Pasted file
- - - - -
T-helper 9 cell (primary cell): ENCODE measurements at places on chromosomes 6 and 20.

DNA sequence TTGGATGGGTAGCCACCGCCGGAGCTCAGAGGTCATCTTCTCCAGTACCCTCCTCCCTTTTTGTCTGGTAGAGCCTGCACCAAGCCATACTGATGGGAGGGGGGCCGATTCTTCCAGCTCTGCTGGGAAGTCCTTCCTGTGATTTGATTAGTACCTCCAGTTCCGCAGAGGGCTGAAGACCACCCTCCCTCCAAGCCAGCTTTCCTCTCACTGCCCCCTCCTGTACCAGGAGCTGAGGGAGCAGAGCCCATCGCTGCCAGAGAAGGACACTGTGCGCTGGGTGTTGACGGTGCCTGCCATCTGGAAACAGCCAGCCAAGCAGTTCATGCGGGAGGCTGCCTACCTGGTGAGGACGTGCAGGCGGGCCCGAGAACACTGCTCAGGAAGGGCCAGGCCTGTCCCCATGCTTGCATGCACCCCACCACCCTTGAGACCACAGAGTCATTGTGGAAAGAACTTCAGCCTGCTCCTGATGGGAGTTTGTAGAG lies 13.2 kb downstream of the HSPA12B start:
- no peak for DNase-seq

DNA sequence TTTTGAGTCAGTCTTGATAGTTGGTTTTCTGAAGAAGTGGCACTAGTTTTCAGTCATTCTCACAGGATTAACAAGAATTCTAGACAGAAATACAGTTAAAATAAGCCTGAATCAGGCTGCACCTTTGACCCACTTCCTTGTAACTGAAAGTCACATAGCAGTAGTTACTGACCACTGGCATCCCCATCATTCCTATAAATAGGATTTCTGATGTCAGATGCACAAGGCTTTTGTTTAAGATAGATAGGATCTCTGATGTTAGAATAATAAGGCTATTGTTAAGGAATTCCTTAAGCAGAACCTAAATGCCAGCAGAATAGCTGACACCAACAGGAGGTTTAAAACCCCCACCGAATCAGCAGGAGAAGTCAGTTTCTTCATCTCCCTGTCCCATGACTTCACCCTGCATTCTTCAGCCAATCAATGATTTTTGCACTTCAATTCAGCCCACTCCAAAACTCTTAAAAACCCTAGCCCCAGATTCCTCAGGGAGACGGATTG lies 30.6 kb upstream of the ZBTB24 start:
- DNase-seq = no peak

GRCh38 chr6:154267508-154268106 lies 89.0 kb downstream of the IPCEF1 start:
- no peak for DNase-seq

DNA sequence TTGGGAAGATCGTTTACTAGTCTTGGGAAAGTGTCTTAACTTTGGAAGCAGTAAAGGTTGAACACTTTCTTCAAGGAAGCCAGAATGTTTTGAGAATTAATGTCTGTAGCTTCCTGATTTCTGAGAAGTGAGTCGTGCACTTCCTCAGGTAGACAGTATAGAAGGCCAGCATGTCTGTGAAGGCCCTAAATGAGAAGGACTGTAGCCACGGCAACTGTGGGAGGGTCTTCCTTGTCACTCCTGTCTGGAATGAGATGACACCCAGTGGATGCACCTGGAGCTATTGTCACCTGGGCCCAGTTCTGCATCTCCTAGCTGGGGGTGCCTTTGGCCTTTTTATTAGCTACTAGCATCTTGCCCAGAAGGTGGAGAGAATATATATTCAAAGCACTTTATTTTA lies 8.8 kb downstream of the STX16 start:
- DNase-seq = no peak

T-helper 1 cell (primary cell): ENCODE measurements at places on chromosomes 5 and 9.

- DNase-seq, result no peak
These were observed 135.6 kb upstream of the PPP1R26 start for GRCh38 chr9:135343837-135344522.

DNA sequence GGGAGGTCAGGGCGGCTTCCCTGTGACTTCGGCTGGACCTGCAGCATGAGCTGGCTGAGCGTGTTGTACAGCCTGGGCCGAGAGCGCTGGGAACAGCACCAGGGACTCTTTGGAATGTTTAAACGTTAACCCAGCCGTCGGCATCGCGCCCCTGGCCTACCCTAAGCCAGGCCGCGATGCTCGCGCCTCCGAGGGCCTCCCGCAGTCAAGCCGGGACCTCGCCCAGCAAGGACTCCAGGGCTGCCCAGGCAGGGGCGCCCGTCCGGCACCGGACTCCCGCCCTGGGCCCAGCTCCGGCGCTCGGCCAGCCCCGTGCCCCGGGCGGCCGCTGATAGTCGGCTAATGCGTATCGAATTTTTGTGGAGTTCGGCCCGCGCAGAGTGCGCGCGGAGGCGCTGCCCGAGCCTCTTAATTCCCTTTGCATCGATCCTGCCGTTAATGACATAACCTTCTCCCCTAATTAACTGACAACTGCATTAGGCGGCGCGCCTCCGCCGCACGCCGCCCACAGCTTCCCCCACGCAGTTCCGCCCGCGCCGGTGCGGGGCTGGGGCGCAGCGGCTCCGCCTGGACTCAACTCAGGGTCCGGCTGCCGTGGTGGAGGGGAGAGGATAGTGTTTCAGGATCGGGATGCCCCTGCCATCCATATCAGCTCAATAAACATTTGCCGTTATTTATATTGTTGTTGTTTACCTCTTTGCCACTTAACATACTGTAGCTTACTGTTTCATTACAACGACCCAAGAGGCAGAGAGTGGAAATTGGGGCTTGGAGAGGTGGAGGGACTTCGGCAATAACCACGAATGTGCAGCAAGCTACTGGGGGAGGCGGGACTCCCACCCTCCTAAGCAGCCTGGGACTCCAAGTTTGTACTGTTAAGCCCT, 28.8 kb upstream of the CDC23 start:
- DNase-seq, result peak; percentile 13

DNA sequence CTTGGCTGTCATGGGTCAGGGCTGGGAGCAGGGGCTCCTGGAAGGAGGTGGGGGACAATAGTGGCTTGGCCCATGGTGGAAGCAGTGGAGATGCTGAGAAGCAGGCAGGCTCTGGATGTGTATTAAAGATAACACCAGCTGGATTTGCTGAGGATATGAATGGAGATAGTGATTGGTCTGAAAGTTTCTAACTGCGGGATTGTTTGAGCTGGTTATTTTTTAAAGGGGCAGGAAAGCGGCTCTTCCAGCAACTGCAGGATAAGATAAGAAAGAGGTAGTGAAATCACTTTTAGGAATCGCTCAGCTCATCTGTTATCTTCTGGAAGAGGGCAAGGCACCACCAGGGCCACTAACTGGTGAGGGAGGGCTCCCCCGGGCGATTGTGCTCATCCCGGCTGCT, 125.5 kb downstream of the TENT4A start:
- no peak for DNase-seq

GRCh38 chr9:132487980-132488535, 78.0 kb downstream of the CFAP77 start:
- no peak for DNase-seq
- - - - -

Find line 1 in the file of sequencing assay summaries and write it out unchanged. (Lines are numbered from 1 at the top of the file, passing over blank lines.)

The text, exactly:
T-helper 9 cell (primary cell): ENCODE measurements at places on chromosomes 6 and 20.